This week we’ll look at density. Density is a measurement of how solid something is. Specifically it is the mass per unit volume of a substance. If you have two objects of the exact same size (volume), the more dense object will weigh less than the less dense object.
So there are two things contributing to density:
- The mass of the atoms or molecules that makes up the material.
- The volume or amount of space the material takes up. If the molecules or atoms are “packed” in more closely, it will be more dense.
For example, styrofoam is a low density material. Even a large styrofoam container does not weigh much. The molecules in the styrofoam do not have much mass and there is a lot of space between them. A brick, on the other hand, is much more dense. Even a moderate sized brick can be pretty heavy. This is because the molecules which make up the rock have more mass and are packed more closely together.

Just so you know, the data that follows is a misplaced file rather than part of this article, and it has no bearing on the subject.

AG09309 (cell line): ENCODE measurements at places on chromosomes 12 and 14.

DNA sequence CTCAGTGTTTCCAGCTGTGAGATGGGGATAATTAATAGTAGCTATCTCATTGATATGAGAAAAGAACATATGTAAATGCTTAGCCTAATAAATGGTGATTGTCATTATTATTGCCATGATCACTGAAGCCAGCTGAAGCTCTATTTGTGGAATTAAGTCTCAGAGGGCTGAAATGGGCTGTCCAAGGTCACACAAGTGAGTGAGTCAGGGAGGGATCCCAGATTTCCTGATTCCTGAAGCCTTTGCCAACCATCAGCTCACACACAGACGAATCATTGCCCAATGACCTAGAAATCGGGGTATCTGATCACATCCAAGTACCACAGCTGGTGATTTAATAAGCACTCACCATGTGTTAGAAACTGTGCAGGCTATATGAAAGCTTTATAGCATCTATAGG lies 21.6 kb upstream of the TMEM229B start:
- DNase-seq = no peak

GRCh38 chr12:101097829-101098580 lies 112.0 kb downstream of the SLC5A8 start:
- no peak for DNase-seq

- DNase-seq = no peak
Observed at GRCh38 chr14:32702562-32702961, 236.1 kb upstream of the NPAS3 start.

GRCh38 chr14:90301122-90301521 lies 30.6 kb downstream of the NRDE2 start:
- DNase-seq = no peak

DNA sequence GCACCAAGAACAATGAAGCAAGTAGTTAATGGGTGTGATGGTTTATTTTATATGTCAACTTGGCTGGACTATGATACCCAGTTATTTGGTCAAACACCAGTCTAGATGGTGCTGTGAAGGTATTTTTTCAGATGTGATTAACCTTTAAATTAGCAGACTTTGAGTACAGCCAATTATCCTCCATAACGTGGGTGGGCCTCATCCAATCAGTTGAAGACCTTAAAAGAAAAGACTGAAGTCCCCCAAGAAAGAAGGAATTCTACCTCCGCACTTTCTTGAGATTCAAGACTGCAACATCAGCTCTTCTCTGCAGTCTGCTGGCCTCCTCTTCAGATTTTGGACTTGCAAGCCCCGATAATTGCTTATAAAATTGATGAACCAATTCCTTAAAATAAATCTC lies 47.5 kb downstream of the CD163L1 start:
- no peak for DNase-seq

Density and buoyancy are closely related. A less dense substance will float on a more dense substance.
Younger students studying this topic will appreciate this book: What Is Density? (Rookie Read-About Science for ages 6 and up)
Older students can learn more about density from this Wikipedia article.This article is part of the Density and Buoyancy series. See the list below for links to the other articles in this series.